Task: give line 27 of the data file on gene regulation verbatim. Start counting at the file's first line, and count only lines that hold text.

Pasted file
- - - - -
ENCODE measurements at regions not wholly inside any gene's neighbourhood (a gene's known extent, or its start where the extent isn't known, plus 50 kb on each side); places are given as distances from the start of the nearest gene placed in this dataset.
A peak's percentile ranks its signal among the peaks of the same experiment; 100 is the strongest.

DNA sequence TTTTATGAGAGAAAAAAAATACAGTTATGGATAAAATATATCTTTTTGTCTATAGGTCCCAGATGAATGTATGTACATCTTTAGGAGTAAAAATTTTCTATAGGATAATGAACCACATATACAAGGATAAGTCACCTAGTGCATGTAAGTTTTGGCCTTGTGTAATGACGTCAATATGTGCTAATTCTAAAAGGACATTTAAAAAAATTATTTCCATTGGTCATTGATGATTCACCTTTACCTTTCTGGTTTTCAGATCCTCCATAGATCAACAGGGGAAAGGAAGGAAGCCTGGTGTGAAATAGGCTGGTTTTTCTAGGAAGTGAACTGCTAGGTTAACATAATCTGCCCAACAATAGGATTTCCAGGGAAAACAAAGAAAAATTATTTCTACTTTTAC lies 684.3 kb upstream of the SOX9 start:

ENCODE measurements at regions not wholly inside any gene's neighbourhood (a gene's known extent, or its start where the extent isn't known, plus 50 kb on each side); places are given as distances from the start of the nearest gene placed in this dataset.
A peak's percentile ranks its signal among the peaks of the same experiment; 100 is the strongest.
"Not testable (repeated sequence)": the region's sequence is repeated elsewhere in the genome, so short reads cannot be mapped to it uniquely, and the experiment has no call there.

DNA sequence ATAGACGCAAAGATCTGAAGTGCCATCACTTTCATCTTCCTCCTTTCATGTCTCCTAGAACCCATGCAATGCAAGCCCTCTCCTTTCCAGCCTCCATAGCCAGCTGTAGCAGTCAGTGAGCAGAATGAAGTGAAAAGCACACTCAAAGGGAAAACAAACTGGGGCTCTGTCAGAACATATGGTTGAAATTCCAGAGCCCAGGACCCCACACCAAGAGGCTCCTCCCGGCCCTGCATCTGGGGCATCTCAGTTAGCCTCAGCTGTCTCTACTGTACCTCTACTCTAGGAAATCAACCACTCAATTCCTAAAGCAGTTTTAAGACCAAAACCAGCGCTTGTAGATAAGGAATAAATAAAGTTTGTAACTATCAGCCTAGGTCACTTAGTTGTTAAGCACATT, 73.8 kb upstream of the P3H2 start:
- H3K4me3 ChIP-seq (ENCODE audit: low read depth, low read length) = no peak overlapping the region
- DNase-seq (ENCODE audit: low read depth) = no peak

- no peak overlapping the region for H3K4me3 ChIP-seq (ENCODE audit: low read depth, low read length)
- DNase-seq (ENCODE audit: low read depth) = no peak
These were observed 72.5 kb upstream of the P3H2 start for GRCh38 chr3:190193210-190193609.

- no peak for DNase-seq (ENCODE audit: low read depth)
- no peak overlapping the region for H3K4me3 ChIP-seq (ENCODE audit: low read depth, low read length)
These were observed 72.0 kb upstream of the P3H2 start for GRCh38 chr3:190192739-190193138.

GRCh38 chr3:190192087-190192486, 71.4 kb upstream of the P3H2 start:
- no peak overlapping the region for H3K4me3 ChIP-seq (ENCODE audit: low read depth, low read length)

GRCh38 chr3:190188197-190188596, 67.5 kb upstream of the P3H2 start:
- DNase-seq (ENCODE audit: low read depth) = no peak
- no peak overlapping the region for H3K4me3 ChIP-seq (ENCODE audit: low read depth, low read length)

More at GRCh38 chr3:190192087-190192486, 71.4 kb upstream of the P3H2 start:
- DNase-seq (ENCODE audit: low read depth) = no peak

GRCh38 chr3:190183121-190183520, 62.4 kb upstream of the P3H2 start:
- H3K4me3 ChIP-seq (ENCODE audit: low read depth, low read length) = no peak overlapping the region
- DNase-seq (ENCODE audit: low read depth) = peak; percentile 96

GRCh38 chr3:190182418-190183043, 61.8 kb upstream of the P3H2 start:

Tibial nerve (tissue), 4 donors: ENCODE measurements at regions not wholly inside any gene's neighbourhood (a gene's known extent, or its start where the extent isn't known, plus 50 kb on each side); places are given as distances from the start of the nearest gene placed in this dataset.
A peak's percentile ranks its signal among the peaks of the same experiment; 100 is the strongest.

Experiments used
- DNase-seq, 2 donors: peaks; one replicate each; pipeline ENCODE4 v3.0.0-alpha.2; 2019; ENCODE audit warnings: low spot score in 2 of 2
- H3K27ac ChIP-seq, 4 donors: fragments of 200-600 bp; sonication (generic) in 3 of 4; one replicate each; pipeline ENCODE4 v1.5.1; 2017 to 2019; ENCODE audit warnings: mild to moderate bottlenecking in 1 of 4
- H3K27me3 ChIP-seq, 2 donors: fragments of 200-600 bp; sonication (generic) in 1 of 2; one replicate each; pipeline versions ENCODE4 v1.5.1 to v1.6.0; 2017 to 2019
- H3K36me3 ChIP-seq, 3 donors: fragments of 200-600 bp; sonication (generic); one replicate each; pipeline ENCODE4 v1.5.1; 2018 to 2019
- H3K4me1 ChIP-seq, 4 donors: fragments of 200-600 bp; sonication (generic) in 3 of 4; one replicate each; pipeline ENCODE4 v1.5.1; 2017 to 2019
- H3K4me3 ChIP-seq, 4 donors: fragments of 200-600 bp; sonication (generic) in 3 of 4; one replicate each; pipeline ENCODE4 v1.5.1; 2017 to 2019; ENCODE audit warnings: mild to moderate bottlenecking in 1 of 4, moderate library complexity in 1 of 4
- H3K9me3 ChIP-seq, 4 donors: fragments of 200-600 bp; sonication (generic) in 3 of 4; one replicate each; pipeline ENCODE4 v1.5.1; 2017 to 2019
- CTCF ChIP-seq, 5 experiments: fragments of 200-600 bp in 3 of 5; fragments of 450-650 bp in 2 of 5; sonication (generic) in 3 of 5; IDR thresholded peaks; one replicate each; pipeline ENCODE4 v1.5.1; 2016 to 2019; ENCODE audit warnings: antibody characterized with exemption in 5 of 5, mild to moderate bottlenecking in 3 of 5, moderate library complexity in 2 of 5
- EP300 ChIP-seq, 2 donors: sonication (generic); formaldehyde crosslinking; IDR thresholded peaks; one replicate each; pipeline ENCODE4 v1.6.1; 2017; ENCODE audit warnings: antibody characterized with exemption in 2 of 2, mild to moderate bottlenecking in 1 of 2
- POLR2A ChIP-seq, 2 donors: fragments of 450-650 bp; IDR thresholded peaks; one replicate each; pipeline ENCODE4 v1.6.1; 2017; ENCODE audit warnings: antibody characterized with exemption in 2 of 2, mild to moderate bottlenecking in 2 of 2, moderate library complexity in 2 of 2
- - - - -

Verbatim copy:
Tibial nerve (tissue), 4 donors: ENCODE measurements at regions not wholly inside any gene's neighbourhood (a gene's known extent, or its start where the extent isn't known, plus 50 kb on each side); places are given as distances from the start of the nearest gene placed in this dataset.